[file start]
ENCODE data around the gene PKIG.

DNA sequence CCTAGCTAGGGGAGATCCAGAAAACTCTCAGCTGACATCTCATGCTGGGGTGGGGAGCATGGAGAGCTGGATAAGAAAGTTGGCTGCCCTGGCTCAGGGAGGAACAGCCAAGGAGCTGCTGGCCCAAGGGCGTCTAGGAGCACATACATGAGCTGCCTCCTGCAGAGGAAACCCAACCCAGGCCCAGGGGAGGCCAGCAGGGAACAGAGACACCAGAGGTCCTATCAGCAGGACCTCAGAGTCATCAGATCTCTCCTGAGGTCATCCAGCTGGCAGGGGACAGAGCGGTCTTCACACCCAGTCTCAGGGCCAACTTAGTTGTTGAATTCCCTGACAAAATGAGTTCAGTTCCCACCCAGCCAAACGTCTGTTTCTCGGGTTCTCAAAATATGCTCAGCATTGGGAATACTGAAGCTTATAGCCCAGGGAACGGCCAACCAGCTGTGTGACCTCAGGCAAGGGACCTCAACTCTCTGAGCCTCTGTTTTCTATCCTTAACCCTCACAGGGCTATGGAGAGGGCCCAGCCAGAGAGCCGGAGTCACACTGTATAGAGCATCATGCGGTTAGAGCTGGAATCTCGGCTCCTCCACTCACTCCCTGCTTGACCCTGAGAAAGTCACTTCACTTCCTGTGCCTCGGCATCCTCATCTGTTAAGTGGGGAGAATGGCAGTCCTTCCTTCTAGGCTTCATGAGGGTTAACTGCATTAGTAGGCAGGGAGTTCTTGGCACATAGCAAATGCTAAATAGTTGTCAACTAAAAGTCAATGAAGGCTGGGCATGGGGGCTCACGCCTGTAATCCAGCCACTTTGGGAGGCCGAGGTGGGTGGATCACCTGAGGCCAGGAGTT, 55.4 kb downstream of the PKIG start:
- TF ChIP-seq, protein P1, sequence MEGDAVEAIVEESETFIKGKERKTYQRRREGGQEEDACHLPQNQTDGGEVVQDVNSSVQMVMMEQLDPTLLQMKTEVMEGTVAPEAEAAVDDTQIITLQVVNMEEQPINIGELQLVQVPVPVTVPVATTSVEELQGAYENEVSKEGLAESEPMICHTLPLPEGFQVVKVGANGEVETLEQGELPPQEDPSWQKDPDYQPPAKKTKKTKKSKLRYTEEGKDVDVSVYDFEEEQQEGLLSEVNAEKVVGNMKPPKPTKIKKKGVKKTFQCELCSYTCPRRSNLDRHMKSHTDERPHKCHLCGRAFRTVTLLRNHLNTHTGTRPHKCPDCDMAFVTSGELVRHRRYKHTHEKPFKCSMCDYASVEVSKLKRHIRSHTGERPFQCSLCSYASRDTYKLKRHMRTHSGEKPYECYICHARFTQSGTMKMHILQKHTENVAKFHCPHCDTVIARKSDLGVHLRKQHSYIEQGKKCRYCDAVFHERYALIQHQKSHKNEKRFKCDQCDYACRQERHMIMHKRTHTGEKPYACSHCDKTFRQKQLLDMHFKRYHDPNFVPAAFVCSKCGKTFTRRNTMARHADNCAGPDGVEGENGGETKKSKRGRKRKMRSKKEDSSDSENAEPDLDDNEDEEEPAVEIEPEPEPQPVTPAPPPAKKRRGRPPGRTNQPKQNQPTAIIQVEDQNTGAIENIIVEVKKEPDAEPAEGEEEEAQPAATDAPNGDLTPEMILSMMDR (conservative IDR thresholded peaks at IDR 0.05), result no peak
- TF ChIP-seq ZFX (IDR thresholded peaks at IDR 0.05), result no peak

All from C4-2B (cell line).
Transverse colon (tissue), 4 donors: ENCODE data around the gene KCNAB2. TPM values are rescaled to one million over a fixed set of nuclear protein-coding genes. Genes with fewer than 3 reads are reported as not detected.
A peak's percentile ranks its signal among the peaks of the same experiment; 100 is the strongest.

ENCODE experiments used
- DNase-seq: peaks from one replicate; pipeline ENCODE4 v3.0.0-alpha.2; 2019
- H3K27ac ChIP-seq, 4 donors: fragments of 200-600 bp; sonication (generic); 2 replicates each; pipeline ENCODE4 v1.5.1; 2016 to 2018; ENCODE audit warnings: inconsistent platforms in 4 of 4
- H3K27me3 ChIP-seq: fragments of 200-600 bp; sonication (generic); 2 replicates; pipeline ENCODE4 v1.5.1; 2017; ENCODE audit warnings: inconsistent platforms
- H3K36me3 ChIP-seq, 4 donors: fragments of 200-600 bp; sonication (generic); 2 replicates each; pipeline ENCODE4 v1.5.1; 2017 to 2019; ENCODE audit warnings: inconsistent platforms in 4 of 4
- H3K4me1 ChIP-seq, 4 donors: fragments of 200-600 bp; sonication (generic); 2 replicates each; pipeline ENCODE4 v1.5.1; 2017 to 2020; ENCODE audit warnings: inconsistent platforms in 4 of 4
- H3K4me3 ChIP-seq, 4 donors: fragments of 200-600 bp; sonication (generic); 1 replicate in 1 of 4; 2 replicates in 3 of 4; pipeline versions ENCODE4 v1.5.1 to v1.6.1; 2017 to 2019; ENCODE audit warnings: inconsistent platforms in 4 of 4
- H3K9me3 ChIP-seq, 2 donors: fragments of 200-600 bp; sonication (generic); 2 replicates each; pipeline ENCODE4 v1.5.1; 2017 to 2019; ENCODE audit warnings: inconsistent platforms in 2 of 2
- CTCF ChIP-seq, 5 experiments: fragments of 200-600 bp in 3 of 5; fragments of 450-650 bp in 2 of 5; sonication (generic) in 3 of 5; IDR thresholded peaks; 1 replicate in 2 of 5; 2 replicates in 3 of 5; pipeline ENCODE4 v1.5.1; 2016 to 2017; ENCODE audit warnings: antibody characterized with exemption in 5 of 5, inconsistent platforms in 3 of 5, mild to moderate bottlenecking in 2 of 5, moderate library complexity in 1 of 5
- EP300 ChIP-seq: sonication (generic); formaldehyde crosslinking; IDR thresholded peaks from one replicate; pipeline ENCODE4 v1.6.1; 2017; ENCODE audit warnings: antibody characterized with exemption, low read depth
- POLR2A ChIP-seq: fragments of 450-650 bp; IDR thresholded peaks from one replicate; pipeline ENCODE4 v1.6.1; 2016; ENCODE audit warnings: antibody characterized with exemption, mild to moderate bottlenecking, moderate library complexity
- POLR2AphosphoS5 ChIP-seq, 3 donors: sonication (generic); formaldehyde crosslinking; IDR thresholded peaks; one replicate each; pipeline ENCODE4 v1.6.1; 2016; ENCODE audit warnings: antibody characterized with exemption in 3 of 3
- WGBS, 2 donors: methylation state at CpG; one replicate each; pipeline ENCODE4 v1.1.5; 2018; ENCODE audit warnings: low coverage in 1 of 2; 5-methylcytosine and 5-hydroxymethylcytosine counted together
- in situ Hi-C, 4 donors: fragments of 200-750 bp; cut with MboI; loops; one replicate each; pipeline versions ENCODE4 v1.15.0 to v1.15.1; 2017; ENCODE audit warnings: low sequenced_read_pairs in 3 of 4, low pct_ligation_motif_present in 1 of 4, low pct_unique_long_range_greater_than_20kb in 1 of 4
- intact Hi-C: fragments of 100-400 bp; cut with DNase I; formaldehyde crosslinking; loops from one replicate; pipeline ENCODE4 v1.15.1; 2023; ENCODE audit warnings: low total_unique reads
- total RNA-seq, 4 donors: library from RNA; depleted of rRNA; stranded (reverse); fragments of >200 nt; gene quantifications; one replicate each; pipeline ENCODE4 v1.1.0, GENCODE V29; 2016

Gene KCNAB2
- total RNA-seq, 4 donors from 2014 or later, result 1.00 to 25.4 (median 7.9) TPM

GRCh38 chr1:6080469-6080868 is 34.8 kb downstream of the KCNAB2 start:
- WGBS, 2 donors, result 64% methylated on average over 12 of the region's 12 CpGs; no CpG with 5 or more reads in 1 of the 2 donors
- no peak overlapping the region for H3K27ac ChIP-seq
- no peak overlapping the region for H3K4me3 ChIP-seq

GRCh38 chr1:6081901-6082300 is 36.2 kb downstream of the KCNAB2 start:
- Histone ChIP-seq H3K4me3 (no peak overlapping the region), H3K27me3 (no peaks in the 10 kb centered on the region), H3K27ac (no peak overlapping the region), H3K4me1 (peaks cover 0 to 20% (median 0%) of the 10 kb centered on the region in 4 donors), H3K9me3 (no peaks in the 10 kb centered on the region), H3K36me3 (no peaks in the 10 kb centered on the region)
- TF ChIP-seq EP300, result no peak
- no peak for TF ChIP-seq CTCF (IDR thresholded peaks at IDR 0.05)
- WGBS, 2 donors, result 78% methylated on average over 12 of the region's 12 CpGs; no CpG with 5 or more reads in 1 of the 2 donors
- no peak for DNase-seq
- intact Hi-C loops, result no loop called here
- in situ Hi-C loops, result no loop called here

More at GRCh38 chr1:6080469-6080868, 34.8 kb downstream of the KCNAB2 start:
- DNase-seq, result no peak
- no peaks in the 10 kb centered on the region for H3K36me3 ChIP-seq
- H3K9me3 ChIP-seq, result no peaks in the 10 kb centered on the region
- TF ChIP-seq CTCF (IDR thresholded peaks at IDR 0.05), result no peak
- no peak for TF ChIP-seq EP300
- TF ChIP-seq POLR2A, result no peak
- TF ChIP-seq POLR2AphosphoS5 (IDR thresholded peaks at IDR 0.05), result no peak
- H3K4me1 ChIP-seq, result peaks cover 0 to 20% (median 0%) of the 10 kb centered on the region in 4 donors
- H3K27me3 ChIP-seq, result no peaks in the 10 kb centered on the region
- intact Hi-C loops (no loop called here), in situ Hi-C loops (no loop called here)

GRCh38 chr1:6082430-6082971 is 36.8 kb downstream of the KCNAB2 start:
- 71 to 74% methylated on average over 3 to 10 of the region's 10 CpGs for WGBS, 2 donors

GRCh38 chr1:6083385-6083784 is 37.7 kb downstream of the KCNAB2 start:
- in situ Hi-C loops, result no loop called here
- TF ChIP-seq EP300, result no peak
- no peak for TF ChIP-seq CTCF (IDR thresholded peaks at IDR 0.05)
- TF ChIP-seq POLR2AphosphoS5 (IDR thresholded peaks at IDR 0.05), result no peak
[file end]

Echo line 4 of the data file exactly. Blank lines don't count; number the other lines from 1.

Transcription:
- TF ChIP-seq ZFX (IDR thresholded peaks at IDR 0.05), result no peak